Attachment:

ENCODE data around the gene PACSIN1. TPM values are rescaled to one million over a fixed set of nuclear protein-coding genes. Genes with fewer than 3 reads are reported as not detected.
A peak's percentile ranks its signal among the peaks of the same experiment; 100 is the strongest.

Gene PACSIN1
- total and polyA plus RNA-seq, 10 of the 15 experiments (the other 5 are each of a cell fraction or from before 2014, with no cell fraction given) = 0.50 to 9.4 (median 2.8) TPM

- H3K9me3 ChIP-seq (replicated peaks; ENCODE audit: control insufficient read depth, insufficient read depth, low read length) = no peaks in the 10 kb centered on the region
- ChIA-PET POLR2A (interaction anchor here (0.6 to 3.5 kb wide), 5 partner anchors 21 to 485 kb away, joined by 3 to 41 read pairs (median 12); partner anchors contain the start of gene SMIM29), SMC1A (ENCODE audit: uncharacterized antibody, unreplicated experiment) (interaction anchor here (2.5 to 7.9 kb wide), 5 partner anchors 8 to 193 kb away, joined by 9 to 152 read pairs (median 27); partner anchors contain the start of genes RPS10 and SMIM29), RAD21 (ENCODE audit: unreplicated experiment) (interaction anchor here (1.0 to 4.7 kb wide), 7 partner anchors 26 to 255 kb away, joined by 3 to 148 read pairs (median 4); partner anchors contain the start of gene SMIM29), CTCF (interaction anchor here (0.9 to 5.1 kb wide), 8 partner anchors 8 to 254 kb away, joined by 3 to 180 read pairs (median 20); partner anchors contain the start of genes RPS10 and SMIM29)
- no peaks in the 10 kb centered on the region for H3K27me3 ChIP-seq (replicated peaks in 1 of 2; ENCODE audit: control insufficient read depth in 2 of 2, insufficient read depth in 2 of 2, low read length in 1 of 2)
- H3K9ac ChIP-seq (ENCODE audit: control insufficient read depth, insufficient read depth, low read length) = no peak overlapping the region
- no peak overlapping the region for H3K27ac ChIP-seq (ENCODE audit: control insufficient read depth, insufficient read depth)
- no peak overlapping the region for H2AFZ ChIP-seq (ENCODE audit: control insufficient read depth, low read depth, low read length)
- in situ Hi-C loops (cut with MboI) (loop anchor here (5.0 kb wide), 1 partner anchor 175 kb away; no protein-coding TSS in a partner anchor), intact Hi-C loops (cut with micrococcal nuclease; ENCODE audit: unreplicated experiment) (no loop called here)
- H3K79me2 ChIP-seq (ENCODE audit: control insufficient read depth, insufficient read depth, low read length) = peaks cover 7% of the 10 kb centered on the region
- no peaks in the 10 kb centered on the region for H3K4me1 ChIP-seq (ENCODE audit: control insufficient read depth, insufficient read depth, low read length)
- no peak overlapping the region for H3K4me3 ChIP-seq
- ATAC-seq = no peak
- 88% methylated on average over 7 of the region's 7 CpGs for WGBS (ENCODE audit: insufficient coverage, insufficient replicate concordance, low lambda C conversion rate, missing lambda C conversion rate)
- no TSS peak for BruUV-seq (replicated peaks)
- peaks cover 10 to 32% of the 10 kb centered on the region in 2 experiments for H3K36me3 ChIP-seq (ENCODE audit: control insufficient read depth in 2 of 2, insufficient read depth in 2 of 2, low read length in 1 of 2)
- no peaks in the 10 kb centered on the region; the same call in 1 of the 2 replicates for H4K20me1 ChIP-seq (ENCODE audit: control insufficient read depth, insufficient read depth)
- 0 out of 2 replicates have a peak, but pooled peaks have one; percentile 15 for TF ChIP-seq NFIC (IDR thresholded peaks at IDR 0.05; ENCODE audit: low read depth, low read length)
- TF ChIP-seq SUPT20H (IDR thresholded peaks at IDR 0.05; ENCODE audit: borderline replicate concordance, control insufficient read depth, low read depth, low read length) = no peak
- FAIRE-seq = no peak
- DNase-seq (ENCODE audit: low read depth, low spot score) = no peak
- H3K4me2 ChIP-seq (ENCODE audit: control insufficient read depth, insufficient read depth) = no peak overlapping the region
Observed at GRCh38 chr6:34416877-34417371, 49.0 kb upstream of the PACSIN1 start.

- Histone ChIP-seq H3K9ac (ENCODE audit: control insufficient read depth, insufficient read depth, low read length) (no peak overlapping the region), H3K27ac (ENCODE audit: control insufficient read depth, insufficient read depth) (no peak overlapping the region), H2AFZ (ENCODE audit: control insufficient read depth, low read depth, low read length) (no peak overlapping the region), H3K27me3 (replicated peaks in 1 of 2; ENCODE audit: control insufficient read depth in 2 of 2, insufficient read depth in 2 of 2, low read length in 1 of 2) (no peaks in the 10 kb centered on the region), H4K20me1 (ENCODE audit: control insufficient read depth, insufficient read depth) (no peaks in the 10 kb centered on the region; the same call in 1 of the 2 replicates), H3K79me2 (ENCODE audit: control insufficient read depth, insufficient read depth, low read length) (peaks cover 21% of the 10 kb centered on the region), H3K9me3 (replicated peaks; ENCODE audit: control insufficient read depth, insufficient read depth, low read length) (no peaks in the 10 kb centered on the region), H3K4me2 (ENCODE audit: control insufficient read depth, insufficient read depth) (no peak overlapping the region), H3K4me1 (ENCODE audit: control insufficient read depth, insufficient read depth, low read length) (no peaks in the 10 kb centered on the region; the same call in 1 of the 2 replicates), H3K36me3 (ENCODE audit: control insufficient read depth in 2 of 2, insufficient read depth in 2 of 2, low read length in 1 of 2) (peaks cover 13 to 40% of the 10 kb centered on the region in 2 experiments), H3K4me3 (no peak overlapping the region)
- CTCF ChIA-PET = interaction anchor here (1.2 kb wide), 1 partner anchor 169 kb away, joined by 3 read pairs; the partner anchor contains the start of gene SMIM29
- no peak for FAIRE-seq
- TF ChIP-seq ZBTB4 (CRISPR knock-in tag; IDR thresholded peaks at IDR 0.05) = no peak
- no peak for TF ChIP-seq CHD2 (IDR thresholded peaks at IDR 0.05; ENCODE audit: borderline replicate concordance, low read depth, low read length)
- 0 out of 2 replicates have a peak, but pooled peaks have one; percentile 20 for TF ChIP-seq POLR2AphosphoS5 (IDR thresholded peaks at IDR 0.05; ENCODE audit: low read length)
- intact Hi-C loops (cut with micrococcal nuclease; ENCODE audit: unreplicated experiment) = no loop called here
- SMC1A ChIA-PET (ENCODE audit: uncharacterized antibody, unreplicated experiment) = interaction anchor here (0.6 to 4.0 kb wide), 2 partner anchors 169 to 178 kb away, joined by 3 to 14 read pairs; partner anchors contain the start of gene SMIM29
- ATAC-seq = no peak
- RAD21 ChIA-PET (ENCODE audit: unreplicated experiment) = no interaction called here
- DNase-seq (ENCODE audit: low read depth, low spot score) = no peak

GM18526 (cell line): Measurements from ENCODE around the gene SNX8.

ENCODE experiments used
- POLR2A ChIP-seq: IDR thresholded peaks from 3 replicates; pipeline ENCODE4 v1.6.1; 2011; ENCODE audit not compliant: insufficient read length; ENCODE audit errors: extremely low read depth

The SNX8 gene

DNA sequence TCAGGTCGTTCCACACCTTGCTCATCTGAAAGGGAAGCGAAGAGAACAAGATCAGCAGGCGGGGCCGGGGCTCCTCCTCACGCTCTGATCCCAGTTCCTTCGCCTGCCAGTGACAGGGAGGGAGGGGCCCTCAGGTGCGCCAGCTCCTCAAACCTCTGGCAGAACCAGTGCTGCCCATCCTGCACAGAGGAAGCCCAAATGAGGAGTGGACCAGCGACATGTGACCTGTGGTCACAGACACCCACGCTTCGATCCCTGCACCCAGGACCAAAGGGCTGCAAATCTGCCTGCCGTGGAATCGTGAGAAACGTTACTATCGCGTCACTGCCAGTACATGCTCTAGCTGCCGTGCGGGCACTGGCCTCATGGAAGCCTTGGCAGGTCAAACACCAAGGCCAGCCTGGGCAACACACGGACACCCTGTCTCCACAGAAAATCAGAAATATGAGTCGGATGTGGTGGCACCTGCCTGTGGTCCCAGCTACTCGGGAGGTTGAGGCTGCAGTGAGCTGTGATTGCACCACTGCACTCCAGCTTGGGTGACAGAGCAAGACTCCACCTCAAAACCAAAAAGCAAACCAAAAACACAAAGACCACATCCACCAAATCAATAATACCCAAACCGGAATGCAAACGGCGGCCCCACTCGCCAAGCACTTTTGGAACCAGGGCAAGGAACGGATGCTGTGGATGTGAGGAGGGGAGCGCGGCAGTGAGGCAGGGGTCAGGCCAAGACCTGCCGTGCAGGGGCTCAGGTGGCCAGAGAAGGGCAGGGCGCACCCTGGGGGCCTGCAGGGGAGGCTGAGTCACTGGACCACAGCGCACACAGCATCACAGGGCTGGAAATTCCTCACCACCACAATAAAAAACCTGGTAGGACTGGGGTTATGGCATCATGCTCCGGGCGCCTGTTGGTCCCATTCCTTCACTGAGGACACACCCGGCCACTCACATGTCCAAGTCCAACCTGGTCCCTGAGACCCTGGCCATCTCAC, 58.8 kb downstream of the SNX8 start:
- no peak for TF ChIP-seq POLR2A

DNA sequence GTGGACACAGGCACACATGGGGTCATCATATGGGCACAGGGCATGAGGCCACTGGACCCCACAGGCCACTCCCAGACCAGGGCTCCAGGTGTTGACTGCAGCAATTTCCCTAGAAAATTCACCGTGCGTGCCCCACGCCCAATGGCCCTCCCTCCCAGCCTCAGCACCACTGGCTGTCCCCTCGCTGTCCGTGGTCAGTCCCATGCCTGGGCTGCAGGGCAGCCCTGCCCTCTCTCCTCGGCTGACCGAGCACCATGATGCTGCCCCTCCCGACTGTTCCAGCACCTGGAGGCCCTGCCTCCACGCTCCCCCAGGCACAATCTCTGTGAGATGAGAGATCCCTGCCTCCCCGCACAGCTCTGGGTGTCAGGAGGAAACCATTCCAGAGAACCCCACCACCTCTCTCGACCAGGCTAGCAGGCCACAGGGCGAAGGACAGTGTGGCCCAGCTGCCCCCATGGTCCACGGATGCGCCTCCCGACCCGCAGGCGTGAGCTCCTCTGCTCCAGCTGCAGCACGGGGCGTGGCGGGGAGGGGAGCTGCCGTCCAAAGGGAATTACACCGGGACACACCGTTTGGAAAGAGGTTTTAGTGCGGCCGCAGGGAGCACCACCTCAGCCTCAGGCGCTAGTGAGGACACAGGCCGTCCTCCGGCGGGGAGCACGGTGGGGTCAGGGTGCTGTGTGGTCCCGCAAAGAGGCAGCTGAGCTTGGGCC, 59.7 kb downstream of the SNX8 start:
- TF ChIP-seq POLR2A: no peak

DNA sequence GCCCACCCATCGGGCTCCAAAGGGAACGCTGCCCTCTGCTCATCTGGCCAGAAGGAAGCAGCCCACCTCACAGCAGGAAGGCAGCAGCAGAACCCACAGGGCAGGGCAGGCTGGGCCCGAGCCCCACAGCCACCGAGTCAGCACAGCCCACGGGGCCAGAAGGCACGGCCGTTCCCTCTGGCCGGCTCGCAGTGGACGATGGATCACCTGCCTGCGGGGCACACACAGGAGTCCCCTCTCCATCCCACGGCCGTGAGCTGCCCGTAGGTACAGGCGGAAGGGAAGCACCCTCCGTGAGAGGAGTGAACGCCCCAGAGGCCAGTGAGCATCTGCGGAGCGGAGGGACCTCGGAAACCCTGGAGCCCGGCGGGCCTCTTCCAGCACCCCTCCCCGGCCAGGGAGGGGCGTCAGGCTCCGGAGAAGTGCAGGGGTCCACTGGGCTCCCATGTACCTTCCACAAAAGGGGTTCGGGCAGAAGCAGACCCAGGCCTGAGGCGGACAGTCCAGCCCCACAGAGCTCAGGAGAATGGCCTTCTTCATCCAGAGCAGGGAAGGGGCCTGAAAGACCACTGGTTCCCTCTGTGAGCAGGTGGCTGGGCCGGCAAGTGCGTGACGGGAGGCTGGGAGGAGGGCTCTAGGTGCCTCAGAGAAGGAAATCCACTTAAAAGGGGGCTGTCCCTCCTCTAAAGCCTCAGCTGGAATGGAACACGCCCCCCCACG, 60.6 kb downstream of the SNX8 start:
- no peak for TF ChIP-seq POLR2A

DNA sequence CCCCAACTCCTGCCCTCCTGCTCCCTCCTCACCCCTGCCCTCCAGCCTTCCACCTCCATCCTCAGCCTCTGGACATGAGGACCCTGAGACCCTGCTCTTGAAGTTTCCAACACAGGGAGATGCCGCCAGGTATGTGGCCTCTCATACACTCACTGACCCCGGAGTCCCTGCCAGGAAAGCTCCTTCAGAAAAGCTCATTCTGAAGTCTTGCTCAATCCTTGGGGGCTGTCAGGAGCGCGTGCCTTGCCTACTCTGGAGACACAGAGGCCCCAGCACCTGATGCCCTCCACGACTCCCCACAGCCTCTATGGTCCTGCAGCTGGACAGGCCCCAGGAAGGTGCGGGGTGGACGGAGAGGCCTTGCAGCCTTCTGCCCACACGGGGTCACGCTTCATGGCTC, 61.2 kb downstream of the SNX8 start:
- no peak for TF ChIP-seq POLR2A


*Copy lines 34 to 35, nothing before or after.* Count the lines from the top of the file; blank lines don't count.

- ATAC-seq = no peak
- RAD21 ChIA-PET (ENCODE audit: unreplicated experiment) = no interaction called here